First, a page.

We must protect them nonviolently from abuse or destruction?that much is clear. We must interpose ourselves between the unjust aggressor and the victim, according to the Gospel, or nonviolent philosophy, or international law. Short of doing this, justice is lacking, love is an illusion, and human reconciliation is impossible.

What might Reverend King say if he could visit our country?s death cages, crowded with African-Americans waiting to die? If he could walk our inner-city streets again and see the legacy of crack cocaine, the gangs, and hopeless poverty? I imagine him weeping, his tears drowned out by sirens and the sound of automatic gunfire, his message of love and reconciliation smothered by fascist ideologues. Black mayors. Black Congressmen. Black police chiefs. Black generals. Black rock stars. Black film stars. Black sports stars. Some commentators argue that the glass is half empty, others that it is half full. The analogy hardly matters. We lurch toward the year 2000, dragging our bloody chains, our crimes, behind us. Millions of African-Americans are still living in poverty, captive to the ?tricks? of institutional racism, police brutality, white fear, and capitalist manipulation.

We never intended to cause pain. We met, we talked, and in time we grew to love one another. We conspired to injure no one; were resolved moreover to devote our lives to ending the genocide in Vietnam.

What the journalist is blindly and painfully attempting to discuss with Debris and Menras is freedom. Which is to say, the respective states of their souls. In another setting, where the use of abstraction eliminates threat to one?s mode of living, he might admit that truth frees one. But his life? bought, sold, imprisoned??prevents him from seeing the freedom of the two Frenchmen, freedom won because they did what they ought to have done. (Or the best version that occurred to them). The journalist was a commodity and that prevented him from seeing anything else than buying and selling. And so, he could only utter a frightened snarl: ?You were paid!?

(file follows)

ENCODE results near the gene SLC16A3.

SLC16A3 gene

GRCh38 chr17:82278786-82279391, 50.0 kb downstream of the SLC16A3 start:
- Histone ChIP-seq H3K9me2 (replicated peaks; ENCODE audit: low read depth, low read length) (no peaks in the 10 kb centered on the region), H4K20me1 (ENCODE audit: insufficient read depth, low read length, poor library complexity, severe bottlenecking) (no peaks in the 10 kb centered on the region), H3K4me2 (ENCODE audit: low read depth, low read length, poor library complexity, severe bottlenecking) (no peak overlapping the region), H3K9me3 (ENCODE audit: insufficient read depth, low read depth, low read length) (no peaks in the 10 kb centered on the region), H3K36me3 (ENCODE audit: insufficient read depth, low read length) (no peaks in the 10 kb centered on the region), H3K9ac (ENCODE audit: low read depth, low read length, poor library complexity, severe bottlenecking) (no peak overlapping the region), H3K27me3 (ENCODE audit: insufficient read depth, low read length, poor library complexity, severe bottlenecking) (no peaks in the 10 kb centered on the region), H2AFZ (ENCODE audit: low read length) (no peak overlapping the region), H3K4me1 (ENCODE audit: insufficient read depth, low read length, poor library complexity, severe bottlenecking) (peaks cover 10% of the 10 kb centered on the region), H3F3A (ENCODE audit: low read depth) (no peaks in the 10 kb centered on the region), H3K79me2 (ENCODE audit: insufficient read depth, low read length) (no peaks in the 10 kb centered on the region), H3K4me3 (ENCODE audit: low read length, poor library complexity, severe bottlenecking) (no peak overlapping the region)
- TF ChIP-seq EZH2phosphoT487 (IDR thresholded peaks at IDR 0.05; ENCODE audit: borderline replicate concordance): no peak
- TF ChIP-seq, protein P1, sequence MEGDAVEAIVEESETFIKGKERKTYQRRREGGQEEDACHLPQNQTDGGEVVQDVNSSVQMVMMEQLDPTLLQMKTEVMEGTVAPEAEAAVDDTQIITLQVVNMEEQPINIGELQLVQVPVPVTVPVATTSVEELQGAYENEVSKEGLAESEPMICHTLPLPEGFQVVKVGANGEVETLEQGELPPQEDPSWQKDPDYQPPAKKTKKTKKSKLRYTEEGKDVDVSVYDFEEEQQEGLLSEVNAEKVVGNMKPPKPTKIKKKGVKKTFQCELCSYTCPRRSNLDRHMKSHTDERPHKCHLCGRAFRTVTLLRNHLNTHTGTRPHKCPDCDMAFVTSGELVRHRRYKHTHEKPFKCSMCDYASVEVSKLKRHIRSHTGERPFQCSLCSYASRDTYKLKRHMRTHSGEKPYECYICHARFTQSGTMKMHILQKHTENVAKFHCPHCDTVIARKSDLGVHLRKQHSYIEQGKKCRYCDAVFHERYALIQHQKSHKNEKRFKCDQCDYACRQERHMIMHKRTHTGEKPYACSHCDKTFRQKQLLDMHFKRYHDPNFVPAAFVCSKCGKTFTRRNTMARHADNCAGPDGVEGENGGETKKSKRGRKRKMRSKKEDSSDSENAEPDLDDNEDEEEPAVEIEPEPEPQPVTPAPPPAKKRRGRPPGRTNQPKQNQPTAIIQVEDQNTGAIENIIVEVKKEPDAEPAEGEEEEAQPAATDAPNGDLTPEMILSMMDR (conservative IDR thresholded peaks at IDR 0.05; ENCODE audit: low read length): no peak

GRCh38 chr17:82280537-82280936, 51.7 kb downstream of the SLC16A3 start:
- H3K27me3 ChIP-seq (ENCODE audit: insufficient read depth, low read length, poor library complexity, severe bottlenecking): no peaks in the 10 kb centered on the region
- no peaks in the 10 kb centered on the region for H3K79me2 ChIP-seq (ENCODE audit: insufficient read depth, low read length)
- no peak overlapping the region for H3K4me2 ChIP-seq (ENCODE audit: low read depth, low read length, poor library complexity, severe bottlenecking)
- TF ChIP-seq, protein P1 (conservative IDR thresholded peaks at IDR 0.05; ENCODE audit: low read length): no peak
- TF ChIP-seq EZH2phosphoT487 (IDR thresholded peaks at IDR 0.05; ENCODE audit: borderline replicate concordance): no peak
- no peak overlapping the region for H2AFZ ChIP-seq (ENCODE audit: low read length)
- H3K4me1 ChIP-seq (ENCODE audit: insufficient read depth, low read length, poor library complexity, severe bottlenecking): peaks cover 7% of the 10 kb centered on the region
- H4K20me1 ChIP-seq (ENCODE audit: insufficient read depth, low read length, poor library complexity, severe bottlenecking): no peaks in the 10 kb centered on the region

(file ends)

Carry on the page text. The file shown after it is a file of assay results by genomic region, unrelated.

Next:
We of the Jonah House community prayed for peace, and were jailed repeatedly for acts of divine disobedience. Our witness reflected the gospel?s vision of human life. The state?s laws protected atomic missiles, but the state is not God. The state would continue to build and deploy first-strike weapons. And people who resisted the government?s madness would be arrested, tried, imprisoned.

When friends went to prison, we would care for their children. When they left jail, we would welcome them home. If someone was upset or depressed, we would listen to their problems, give them a hug, let them know that we loved them. We tried to be a loving family, committed to the spirit and the reality of nonviolent resistance.

We possess the utmost confidence that you can judge us fairly and impartially; that you can distinguish between conspiracy and acts of conscience; between plotting and responsible discussion? discussion allowed by the Constitution which we judge a grave moral and political duty; between government war making and our peacemaking. We have the fullest confidence, I assure you, that you can distinguish between these two realities?that we have never conspired to bomb or kidnap anyone; while the government has conspired to bomb and kidnap. In fact, it has bombed and kidnapped?bombed Indochina until, as one of our pilots said, ?It looks like a lunar landscape?; kidnapped millions of Indochinese by the simple expedient of bombing them out, to forcibly relocate the survivors in refugee camps. It has virtually kidnapped millions of young Americans through its Selective Service Act?a certainly immoral and possibly illegal piece of legislation?coercing them to kill and possibly to be killed.

When he was calling for obligatory military service, Cardinal Spellman declared that ?individuals cannot refuse their obedience to the state.? The Catonsville Nine turned that statement upside down by arguing that when a government is committing genocide, citizens have not only a right, but an obligation to disobey the state. We also tried to tell the court that the Declaration of Independence is an expression of the gospels, which forbid us from waging war on anyone.

We pour our blood at G.E. in order to proclaim the sin of mass destruction. In the words of my brother Daniel, we are confronting the ?spiritually insane.? Confronting not with mere words, but through symbols. Our blood confronts the irrational, makes megadeath concrete, summons the warmakers to their senses.

When I studied in the seminary, priests were mass-produced to be silent, to be conformists, and to be patrons of the government. We weren?t allowed to read the whole range of political thought, and its applicability to the marketplace. Like most of our counterparts in colleges, universities, public schools, and seminaries, we were taught to believe in the capitalist system, never questioning how a system that poisons the environment imprisons and executes the poor, and thrives on war, could be compatible with the teachings of Christ.

Author Picture
First Name
Philip
Last Name
Berrigan
Birth Date
1923
Death Date
2002
Bio

American Peace Activist, Christian Anarchist and Former Catholic Priest, on the FBI Ten Most Wanted Fugitives